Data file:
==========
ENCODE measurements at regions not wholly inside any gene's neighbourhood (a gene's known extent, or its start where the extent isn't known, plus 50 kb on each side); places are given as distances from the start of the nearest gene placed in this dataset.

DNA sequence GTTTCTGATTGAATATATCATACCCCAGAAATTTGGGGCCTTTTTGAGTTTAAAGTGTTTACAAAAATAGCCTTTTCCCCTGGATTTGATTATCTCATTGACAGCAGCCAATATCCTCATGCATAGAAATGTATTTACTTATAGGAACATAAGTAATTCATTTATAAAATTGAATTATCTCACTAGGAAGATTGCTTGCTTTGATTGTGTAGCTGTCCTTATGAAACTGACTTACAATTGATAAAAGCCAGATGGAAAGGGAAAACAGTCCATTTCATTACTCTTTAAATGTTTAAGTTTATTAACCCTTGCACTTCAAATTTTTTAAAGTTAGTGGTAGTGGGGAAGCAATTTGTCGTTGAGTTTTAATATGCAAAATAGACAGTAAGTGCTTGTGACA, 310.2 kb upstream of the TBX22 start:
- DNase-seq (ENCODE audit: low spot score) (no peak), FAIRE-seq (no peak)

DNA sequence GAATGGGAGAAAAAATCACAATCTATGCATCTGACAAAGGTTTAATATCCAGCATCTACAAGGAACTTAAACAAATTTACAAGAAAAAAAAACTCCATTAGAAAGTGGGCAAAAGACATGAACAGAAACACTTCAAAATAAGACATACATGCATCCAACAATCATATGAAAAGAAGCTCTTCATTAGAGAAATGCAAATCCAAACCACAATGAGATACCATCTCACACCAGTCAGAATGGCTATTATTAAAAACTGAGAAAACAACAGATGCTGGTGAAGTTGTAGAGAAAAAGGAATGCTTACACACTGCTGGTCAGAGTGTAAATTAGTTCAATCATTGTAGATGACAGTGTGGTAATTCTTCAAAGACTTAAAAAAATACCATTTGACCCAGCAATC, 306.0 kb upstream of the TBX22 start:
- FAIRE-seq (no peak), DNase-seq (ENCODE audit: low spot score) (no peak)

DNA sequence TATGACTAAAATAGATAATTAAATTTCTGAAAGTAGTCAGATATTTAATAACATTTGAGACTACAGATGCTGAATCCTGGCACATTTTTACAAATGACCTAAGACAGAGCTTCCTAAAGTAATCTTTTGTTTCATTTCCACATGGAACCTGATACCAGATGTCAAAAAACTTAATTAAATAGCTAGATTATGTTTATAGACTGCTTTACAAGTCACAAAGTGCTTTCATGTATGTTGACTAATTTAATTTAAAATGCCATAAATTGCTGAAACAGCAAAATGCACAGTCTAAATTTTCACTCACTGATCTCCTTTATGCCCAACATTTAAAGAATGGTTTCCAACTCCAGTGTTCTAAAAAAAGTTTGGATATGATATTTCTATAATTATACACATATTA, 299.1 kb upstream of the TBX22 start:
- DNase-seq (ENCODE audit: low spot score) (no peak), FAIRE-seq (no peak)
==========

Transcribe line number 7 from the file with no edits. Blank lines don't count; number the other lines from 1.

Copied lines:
- DNase-seq (ENCODE audit: low spot score) (no peak), FAIRE-seq (no peak)